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CFG Health Systems, LLC v. County of Essex

411 N.J. Super. 378, 986 A.2d 695 (App. Div. 2010)

PUBLIC BIDDING — The public bidding statute requires a resolution authorizing a competitive contracting process to be passed each time a public agency desires specialized goods or services and the failure to pass a resolution is a fatal defect requiring rebidding of the proposed contract.

A county issued a request for proposals (RFP) for the provision of medical services. Its existing provider and one competitor submitted bids. During the bid review process, an evaluation committee member failed to submit a proper non-conflict of interest certification, i.e. he filed it in his individual capacity even though his employer had a contract with one of the bidders. Further, all the other members of the committee filed their certifications late. Moreover, even though the public bidding statute required a resolution authorizing a competitive contracting process to be passed “each time” a public contracting agency desired specialized goods or services – such as medical services – the county did not pass such a resolution. For those reasons, although the competing provider’s proposal was lower than the existing provider’s proposal, the county’s purchasing department recommended that the county reject all proposals and begin a new procurement processes. The purchasing agent argued the deficiencies violated the public bidding statute and thus rendered the RFP null and void ab initio. The county followed the purchasing agent’s recommendation, rejected all proposals, and authorized a new competitive contracting process. The otherwise successful holder, the existing provider’s competitor, sued.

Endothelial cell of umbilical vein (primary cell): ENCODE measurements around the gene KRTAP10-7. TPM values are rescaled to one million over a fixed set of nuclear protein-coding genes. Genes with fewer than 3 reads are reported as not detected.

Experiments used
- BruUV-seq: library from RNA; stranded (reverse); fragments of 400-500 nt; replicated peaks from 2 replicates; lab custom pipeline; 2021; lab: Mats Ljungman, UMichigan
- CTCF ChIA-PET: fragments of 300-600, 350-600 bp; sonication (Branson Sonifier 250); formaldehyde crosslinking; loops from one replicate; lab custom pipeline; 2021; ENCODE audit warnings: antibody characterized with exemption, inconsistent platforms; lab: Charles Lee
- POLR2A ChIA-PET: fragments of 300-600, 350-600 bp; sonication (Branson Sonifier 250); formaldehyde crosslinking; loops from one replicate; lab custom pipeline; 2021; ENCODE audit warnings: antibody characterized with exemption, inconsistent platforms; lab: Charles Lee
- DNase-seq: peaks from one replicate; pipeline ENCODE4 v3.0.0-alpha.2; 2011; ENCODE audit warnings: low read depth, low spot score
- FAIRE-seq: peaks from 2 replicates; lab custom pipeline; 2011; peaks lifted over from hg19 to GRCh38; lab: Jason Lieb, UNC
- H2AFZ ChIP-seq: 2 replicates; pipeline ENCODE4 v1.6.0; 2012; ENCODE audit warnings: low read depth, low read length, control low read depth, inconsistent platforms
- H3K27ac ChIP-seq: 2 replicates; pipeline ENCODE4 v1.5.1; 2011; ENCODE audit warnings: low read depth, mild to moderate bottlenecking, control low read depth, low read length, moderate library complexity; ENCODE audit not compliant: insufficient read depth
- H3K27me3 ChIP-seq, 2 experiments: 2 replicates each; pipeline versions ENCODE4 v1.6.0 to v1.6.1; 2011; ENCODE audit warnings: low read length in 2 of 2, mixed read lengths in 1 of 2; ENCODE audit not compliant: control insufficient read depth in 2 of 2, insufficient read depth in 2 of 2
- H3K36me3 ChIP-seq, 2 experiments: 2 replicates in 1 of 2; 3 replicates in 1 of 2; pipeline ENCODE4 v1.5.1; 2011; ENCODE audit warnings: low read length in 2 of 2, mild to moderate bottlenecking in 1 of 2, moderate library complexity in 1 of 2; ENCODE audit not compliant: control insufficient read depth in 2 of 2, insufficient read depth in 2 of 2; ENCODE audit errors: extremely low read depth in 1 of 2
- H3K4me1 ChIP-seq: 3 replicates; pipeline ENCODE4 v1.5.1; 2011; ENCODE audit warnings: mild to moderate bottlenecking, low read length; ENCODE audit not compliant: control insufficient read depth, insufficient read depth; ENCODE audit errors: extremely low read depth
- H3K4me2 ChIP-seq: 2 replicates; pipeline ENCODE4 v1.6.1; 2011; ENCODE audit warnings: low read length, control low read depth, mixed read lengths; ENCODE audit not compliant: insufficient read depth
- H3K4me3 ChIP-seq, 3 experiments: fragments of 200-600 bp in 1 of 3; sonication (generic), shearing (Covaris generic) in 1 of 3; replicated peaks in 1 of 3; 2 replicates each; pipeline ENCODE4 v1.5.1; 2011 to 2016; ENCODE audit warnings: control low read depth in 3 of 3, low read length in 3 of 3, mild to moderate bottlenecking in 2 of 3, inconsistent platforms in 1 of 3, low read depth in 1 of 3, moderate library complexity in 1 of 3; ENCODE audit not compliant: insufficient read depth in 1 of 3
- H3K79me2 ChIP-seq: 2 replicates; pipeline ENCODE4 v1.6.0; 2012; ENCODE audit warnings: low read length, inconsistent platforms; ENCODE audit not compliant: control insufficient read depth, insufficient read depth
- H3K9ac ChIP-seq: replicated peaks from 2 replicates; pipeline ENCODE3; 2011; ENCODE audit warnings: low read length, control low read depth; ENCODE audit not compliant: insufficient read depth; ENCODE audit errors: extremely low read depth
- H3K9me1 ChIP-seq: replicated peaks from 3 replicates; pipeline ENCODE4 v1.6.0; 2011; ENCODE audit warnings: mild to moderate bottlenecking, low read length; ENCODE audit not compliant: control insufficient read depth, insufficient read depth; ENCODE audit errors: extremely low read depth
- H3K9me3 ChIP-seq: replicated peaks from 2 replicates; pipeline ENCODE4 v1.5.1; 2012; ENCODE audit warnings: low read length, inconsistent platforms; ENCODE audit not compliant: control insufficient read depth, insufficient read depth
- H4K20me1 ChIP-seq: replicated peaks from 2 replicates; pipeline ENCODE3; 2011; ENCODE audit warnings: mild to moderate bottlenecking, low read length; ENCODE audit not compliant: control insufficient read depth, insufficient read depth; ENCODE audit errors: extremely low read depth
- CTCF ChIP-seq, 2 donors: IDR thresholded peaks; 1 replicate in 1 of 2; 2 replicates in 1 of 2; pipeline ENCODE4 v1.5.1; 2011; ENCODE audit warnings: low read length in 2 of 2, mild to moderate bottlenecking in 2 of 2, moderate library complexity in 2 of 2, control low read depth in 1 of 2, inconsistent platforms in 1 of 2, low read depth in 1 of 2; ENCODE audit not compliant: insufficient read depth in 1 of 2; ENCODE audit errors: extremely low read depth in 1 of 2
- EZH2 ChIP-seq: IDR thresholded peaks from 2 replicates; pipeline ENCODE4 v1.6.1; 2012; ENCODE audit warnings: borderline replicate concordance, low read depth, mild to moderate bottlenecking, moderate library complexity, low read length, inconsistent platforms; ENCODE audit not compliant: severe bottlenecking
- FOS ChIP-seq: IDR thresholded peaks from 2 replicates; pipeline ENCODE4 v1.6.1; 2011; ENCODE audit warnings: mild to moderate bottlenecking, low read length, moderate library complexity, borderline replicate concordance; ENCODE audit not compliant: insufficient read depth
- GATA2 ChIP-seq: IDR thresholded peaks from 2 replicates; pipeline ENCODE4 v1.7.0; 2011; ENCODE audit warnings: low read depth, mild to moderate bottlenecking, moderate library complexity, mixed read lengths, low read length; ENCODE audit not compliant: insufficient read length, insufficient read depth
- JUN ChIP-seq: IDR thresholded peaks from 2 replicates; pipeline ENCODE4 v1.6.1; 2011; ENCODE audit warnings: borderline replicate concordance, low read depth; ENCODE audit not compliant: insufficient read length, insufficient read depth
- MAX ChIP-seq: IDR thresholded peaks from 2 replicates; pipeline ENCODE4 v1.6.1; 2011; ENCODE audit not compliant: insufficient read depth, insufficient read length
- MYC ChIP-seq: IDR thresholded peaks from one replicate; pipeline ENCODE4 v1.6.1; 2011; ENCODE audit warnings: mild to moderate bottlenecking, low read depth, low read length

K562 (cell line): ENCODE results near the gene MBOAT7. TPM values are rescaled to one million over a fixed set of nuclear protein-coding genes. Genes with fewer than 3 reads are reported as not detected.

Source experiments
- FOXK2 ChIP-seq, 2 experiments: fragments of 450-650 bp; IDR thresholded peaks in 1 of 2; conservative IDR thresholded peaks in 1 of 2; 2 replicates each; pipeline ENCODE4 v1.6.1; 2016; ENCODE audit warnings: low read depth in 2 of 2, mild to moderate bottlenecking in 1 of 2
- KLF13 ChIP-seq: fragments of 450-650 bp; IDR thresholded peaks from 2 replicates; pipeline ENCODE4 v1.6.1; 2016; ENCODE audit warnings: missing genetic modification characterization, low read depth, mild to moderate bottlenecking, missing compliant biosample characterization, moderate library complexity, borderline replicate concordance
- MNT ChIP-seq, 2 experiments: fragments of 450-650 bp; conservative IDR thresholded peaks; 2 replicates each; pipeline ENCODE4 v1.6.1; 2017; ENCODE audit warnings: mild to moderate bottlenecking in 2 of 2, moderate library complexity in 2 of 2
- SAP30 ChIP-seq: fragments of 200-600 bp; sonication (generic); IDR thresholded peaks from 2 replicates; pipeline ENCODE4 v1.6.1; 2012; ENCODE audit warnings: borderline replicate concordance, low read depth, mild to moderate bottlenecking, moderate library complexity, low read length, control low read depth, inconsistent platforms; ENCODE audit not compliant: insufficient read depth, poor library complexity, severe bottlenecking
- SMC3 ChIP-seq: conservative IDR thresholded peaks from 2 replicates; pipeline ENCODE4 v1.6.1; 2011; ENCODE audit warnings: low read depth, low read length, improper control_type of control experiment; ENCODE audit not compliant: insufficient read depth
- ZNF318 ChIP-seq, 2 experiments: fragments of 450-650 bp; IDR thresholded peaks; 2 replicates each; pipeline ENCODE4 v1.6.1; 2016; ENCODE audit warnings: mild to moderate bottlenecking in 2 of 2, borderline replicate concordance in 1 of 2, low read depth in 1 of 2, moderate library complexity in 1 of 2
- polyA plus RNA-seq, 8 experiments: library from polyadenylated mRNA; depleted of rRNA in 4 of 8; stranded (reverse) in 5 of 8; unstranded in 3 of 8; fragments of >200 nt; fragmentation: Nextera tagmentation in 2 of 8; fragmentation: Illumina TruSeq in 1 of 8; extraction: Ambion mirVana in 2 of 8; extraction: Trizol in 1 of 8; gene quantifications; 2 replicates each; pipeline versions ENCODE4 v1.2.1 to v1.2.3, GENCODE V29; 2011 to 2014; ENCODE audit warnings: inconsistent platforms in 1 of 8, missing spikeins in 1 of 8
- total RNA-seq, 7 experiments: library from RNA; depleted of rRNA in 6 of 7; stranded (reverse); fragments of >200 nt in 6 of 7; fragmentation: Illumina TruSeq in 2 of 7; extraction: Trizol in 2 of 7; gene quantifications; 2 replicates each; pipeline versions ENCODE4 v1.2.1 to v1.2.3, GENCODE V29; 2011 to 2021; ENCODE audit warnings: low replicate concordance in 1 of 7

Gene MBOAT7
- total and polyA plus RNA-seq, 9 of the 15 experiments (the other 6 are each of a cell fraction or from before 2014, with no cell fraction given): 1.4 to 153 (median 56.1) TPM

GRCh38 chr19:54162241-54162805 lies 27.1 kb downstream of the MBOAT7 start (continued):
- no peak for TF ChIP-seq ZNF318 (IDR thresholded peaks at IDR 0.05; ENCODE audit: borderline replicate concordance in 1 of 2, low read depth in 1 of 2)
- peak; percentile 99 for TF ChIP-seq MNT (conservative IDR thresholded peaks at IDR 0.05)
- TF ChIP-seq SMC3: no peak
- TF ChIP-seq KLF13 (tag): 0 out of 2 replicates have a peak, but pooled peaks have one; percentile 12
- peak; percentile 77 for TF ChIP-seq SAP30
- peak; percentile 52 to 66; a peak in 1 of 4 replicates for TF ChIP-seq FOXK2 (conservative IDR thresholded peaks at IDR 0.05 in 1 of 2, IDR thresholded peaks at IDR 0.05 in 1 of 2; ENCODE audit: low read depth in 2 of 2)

The lower court ruled that the county’s actions were arbitrary and capricious. It held the county erred in rejecting both bids by reason of: (a) the lack of a resolution authorizing the contract to be awarded on the basis of competitive contracting; and (b) the failure of members of the evaluation committee to file timely non-conflict of interest certifications. It also held that the existing provider’s proposal was defective and ordered the county to award the contract to the competing provider. The existing provider appealed.

On appeal, the Appellate Division held that the lower court, itself, had erred when it found the county’s rejection of both bids to be arbitrary and capricious. Thus, it reversed the lower court’s invalidation of the county’s rejection of the bids. Consequently, it allowed the county to rebid the contract because the bidding process deficiencies clearly violated the public bidding statute and constituted reasonable grounds for the county’s rejection of both proposals.

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